Bangalore Institute of Oncology HCG
Bangalore Institute of Oncology HCG
Rawal S.,Rajiv Gandhi Cancer Institute and Research Center |
Young D.,Uniformed Services University of the Health Sciences |
Williams M.,Uniformed Services University of the Health Sciences |
Williams M.,U.S. National Institutes of Health |
And 8 more authors.
Journal of Cancer | Year: 2013
Introduction and Objective: ERG oncogene fusions (predominantly TMPRSS2-ERG) represent the most common (50-70% frequency) and validated prostate cancer (CaP) genome alteration in the Western countries. A common TMPRSS2-ERG fusion type leads to the androgen dependent tumor cell specific expression of the TMPRSS2-ERG fusion transcript and amino terminally truncated ERG oncoprotein. CaP prevalence and aggressiveness, as well as genomic alterations vary in different geographic locations in the world. Recent studies from our group highlighted significantly lower frequency of ERG alterations in prostate index tumors of African American men (~30%) in comparison to Caucasian Americans (~60%). Further, much lower frequencies (10-25%) of ERG alterations have been reported in studies from China and Japan. There is no study on ERG alterations in CaP patients from India, representing a significant portion of the world male population. This study focuses on the frequency of ERG oncoprotein expression in CaP patients from India. Methods: De-identified formalin-fixed paraffin-embedded (FFPE) specimens from radical prostatectomy (RP) specimens of 51 patients from the Rajiv Gandhi Cancer Institute and Research Centre (RGCI), New Delhi, India, were analyzed for ERG alterations. The ERG oncoprotein expression as a surrogate of ERG gene fusions was analyzed by using a highly specific ERG monoclonal antibody (9FY). TMPRSS2-ERG fusion was assessed by fluorescent in situ hybridization (FISH) assays using the break-apart ERG probes. Results: Specimens reflecting prior hormonal treatment, or lacking any tumor content, were excluded from the analyses. Of the thirty evaluable specimens, ERG positive tumors were present in 8 cases (27%) and one tumor specimen exhibited rare ERG positive cells. None of the benign glands were positive for ERG supporting previous studies showing complete specificity of the ERG oncoprotein for detection of tumors cells in prostate. Conclusions: Frequency of ERG oncoprotein expression is much lower in CaP patients from India in comparison to higher frequency of ERG alterations noted in Western countries. ERG frequency in Indian CaP is similar to observations from Japan and China. Since ERG oncogenic activation is a promising biomarker and therapeutic target for CaP, careful evaluation of ERG is needed in CaP patients from different parts of the world. ©Ivyspring International Publisher.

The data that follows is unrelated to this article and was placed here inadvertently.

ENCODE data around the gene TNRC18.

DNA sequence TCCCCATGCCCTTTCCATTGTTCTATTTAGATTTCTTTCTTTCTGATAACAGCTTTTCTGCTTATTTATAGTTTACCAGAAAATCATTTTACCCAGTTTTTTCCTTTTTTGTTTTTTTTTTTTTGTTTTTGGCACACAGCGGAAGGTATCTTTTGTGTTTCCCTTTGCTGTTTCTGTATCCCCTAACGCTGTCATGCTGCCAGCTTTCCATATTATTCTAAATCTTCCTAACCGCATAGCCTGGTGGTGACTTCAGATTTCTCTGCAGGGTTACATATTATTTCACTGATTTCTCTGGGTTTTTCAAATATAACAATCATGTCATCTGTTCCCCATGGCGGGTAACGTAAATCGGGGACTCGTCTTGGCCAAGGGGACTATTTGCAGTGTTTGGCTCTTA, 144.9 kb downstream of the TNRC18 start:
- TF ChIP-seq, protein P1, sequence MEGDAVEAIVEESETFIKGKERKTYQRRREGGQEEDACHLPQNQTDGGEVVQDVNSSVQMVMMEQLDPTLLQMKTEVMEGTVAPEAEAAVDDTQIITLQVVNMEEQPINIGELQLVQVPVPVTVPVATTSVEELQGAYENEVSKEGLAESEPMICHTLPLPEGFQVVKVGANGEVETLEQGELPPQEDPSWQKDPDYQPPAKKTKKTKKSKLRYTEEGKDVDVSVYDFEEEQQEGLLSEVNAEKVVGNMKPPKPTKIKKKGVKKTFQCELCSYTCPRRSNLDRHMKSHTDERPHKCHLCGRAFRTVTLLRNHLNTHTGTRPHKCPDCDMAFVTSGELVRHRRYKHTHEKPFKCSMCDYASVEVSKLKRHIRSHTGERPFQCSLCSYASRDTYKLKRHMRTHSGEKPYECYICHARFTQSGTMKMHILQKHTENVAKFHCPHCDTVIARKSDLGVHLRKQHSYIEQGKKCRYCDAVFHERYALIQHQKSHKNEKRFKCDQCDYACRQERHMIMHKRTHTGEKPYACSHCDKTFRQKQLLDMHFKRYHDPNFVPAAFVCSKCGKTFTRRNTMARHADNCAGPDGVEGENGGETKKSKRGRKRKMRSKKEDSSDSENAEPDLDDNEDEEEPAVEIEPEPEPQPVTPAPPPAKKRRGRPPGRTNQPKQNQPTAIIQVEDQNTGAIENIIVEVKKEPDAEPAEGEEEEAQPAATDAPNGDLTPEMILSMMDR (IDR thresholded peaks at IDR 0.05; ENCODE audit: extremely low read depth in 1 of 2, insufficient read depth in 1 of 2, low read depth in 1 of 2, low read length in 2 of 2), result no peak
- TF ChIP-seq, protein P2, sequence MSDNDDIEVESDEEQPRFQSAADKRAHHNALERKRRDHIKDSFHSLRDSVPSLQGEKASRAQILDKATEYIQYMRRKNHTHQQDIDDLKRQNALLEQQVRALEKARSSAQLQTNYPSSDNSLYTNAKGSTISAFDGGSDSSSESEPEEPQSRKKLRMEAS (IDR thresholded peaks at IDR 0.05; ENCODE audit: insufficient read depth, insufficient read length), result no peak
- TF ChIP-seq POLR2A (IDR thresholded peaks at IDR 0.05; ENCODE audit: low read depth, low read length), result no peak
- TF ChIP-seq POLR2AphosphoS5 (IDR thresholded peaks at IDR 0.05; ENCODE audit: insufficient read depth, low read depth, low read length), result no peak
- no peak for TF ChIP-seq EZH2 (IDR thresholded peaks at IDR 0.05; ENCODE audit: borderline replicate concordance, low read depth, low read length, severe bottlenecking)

Mahesh P.A.,Jss Medical College |
Archana S.,Jss Medical College |
Jayaraj B.S.,Jss Medical College |
Patil S.,Bangalore Institute of Oncology HCG |
And 4 more authors.
Indian Journal of Medical Research | Year: 2012
Background & objectives: Age adjusted incidence rate of lung cancer in India ranges from 7.4 to 13.1 per 100,000 among males and 3.9 to 5.8 per 100,000 among females. The factors affecting survival in lung cancer patients in India are not fully understood. The current study was undertaken to evaluate the factors affecting survival in patients diagnosed with lung cancer attending a tertiary care cancer institute in Bangalore, Karnataka, India. Methods: Consecutive patients with primary lung cancer attending Bangalore Institute of Oncology, a tertiary care centre at Bangalore, between 2006 and 2009 were included. Demographic, clinical, radiological data were collected retrospectively from the medical records. Results: A total of 170 consecutive subjects (128 males, 42 females) diagnosed to have lung cancer; 151 non-small cell lung cancer (NSCLC) and 19 small cell lung cancer (SCLC) were included. A higher proportion of never-smokers (54.1%) were observed, mostly presenting below the age of 60 yr. Most subjects were in stage IV and III at the time of diagnosis. More than 50 per cent of patients presented with late stage lung cancer even though the duration of symptoms is less than 2 months. The 30-month overall survival rates for smokers and never-smokers were 32 and 49 per cent, respectively. No significant differences were observed in 30 month survival based on age at presentation, gender and type of lung cancer. Cox proportional hazards model identified never-smokers and duration of symptoms less than 1 month as factors adversely affecting survival. Interpretation & conclusions: Our results showed that lung cancer in Indians involved younger subjects and associated with poorer survival as compared to other ethnic population. Studies on large sample need to be done to evaluate risk factors in lung cancer patients.